Since the weight of the bulk material in the silo 20 is the subject load to be measured, independent of a major portion of the structure of silo 20, a more accurate measurement may be made of the containments in silo 20. For example, assume a 100 ton load of coal fills the silo 20. If the hopper section 26 weighs one ton, the weight of the load of material (100 tons) to be weighed would be significantly higher than the weight of hopper section 26 (i.e., the one ton weight of hopper section 26 virtually may be ignored). On the other hand, assuming a 90 ton structural weight of the cylindrical wall 22, if the weight of the entire silo 20 and load material were to be supported by load cells 38, the total load would be 190 tons. The weight of the silo structure whether full or empty could not be ignored. By segregating the upper storage area 25 defined by cylindrical wall 22, from the stored material, the most significant measurement is the coal loading.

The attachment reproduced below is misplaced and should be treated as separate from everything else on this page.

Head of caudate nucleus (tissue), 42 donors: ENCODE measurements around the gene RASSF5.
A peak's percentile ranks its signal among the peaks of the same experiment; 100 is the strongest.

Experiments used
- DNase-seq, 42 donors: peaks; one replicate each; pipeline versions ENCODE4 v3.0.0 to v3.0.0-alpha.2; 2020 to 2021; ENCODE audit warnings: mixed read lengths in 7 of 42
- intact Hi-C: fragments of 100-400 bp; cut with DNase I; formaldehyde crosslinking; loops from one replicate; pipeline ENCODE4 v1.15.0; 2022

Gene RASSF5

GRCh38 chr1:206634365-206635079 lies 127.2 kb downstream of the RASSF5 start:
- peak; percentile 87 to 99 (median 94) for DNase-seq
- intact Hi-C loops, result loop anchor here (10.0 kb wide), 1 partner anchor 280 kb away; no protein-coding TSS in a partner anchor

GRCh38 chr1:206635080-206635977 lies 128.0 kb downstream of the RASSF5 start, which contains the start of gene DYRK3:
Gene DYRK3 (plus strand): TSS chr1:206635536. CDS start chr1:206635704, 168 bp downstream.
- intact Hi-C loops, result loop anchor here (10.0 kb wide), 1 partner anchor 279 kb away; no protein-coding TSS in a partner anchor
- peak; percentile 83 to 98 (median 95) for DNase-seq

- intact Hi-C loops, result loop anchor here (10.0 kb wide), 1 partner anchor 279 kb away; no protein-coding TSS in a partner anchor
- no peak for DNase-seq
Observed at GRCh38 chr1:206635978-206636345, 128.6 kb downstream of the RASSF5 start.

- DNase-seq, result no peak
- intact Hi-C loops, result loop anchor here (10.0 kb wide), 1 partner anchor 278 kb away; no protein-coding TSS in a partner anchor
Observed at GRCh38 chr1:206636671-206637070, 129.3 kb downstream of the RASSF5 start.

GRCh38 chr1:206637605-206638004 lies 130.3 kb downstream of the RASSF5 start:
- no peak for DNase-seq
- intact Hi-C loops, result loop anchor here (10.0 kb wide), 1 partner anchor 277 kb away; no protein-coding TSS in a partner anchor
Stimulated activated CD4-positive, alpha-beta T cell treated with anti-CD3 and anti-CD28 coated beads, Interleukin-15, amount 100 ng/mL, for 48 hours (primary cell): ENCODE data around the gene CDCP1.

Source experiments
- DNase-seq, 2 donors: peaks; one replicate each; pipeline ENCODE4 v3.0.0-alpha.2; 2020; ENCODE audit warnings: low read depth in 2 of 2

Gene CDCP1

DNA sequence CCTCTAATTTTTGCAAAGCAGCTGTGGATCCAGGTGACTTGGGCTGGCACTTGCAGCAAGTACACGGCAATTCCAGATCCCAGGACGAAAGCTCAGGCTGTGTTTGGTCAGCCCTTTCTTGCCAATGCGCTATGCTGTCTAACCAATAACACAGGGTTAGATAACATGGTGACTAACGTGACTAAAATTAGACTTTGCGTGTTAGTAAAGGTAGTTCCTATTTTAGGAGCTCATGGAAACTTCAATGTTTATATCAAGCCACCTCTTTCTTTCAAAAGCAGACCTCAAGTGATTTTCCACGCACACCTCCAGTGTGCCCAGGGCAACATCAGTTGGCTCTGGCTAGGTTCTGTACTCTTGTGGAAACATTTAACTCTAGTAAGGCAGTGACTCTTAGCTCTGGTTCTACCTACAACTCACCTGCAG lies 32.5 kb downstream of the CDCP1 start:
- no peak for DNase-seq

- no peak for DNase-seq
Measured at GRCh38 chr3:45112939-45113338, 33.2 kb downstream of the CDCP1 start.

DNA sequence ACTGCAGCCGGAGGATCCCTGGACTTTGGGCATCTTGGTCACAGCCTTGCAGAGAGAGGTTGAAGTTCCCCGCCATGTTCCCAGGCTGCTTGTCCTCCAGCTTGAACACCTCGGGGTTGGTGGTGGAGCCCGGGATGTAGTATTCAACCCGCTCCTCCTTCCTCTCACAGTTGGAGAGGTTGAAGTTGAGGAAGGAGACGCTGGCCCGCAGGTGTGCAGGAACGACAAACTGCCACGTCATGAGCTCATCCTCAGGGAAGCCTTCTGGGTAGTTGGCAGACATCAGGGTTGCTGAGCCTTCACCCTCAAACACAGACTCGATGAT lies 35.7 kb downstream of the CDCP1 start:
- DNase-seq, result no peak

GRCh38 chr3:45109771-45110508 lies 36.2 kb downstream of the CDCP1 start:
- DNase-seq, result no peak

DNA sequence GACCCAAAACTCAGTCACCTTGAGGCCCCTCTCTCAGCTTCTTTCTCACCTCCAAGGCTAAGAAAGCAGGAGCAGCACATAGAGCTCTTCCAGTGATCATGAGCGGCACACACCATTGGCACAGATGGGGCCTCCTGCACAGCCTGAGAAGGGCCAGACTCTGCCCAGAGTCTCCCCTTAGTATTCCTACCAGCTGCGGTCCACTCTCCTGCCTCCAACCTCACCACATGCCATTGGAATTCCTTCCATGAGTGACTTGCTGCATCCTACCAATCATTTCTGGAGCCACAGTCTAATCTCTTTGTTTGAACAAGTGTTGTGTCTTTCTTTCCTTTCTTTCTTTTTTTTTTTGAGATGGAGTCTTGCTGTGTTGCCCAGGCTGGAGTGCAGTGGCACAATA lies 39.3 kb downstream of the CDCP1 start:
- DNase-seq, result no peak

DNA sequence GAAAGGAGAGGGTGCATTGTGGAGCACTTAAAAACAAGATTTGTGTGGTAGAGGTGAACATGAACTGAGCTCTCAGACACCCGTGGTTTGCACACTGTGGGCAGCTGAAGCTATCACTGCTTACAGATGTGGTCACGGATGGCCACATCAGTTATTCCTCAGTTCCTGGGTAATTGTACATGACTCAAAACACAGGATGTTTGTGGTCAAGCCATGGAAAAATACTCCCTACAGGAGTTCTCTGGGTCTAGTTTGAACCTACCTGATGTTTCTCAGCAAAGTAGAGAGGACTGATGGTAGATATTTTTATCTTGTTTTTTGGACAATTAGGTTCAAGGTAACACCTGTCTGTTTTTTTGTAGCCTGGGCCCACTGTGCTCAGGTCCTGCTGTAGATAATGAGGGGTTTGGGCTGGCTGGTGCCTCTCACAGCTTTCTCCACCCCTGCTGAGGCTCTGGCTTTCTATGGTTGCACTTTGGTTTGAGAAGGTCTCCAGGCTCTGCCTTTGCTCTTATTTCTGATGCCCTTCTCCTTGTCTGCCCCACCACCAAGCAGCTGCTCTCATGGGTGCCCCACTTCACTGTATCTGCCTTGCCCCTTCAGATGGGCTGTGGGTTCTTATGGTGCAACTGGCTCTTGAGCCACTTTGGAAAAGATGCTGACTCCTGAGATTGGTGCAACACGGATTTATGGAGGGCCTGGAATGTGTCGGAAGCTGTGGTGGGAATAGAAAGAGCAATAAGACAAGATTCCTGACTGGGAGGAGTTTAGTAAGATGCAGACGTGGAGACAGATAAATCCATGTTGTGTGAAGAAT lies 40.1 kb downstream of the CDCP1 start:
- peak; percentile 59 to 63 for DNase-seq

In the prior art, the best measurement of load would occur upon full loading of the silo, and this is diminished progressively as the load emptied. In the present invention, the best load figure remains significant even as the hopper section 26 is emptied of its contents.
It is clear then that the system of the present invention provides a much more accurate indication of the actual load since variations in the output load cells 38 would be heavily weighed in terms of the actual load as opposed to the weight of cylindrical wall 24.